Review Criteria-Shared Resource

    Reviewers will provide only one overall adjectival impact score for the Shared Resource Core if proposed (criterion scoring is not used for this component). Reviewers will consider the following aspects while determining scientific and technical merit of the application:

    How well matched is the proposed Shared Resource Core to the needs of the overall CAP-IT Center? Are the services of the Shared Resource Core critical to the goals of more than one Research Project? Are the qualifications, experience, and effort commitment of the Shared Resources Core Director(s) and other key personnel adequate and appropriate for providing the proposed facilities or services? Will the proposed Shared Resource Core provide cost effective services to the CAP-IT Center, prevent duplication, and/or increase efficiency?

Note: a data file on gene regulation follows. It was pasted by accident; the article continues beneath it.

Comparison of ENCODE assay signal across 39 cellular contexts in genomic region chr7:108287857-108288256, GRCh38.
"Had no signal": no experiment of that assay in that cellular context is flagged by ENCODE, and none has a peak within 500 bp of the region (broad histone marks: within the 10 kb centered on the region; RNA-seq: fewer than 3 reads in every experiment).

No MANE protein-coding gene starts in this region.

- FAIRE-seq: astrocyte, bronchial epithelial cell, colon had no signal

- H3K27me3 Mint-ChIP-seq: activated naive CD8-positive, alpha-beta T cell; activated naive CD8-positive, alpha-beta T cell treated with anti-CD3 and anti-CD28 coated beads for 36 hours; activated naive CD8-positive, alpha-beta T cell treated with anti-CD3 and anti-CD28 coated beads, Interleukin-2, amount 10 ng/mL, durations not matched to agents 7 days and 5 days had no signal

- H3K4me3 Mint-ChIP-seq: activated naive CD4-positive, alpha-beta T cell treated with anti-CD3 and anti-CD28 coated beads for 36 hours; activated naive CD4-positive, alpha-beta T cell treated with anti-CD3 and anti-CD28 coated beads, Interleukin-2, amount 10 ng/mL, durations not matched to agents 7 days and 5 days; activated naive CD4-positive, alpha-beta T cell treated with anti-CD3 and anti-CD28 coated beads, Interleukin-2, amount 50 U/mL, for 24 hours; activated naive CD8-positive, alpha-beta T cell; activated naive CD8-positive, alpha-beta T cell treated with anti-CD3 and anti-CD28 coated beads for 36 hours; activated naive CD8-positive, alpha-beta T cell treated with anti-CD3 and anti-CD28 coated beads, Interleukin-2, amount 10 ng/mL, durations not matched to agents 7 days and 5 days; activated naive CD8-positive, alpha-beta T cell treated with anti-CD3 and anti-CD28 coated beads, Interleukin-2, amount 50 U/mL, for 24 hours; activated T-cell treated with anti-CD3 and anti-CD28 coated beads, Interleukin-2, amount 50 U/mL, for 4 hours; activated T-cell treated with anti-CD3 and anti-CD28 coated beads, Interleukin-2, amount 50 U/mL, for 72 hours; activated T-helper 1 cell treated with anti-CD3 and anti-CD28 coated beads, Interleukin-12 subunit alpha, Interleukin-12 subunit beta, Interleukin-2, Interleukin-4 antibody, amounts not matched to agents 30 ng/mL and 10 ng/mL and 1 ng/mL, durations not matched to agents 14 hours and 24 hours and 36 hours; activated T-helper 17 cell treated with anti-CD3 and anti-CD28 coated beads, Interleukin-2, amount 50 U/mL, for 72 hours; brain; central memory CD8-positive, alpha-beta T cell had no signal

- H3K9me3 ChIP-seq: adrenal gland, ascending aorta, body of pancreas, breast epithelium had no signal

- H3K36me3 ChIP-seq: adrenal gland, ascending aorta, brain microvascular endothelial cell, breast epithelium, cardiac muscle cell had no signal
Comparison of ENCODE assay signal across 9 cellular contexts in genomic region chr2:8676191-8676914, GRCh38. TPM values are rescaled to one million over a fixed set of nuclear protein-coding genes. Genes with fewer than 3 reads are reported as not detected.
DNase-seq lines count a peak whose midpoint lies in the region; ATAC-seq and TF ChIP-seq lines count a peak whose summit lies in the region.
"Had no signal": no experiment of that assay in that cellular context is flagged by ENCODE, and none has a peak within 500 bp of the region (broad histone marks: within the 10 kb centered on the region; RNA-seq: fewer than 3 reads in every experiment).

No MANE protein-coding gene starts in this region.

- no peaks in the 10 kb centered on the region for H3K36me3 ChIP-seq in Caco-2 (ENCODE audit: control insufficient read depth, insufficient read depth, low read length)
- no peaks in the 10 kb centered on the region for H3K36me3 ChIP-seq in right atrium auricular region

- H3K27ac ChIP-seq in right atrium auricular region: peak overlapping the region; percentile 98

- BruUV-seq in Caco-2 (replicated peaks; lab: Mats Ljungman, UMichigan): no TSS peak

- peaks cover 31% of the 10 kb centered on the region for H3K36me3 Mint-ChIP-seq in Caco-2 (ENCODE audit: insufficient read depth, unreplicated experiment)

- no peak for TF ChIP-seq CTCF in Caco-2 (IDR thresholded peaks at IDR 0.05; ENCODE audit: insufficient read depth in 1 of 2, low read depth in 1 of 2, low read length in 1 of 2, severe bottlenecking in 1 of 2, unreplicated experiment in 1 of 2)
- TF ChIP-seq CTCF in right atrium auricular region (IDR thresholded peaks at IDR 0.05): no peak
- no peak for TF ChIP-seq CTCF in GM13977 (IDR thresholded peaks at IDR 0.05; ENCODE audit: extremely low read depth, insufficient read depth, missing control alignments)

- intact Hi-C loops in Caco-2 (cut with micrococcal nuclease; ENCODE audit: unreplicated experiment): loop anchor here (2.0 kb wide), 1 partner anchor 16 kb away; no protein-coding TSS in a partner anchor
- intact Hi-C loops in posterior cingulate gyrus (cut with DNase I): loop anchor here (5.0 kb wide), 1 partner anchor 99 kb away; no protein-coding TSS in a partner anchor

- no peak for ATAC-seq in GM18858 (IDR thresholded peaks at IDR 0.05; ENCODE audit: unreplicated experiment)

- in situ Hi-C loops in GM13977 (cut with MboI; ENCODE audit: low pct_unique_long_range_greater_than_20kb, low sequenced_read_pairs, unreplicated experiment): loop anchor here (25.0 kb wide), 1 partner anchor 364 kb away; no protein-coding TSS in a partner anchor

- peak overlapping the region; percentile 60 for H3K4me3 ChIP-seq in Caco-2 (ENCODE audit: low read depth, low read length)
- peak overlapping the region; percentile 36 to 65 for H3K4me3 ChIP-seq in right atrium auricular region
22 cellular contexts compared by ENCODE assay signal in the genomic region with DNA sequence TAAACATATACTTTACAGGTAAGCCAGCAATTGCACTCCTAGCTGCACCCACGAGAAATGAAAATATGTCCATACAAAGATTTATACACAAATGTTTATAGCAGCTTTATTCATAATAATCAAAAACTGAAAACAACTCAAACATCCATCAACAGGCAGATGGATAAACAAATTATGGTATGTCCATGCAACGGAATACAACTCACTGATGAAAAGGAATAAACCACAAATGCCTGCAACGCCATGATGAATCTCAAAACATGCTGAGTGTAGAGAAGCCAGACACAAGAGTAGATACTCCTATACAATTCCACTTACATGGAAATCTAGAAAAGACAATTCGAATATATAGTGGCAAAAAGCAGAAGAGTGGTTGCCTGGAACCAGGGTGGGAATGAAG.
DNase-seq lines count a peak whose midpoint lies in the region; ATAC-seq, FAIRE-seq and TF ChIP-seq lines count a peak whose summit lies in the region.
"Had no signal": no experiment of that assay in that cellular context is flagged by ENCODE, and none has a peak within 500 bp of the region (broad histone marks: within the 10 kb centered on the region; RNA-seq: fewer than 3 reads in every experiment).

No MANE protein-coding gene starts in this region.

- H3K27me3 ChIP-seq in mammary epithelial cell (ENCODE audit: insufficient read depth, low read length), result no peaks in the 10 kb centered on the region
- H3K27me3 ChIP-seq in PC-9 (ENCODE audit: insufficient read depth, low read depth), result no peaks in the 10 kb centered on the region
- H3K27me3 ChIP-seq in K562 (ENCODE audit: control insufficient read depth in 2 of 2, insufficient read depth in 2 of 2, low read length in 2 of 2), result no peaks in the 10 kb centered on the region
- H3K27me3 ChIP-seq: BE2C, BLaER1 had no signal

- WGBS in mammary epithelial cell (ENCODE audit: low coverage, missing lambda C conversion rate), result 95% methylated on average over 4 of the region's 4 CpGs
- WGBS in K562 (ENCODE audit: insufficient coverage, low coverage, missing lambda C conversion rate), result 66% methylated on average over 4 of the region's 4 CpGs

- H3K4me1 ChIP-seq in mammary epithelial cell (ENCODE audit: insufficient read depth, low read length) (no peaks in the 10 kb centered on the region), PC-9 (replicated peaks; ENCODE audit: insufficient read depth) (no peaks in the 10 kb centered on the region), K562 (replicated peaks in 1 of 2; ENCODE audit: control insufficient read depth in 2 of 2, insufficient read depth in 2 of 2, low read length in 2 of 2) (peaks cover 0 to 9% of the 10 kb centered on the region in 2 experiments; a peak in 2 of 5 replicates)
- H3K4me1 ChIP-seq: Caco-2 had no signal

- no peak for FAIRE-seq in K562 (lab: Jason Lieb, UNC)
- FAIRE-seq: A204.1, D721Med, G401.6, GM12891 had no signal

Protections for Human Subjects

    For research that involves human subjects but does not involve one of the categories of research that are exempt under 45 CFR Part 46, the committee will evaluate the justification for involvement of human subjects and the proposed protections from research risk relating to their participation according to the following five review criteria: 1) risk to subjects, 2) adequacy of protection against risks, 3) potential benefits to the subjects and others, 4) importance of the knowledge to be gained, and 5) data and safety monitoring for clinical trials.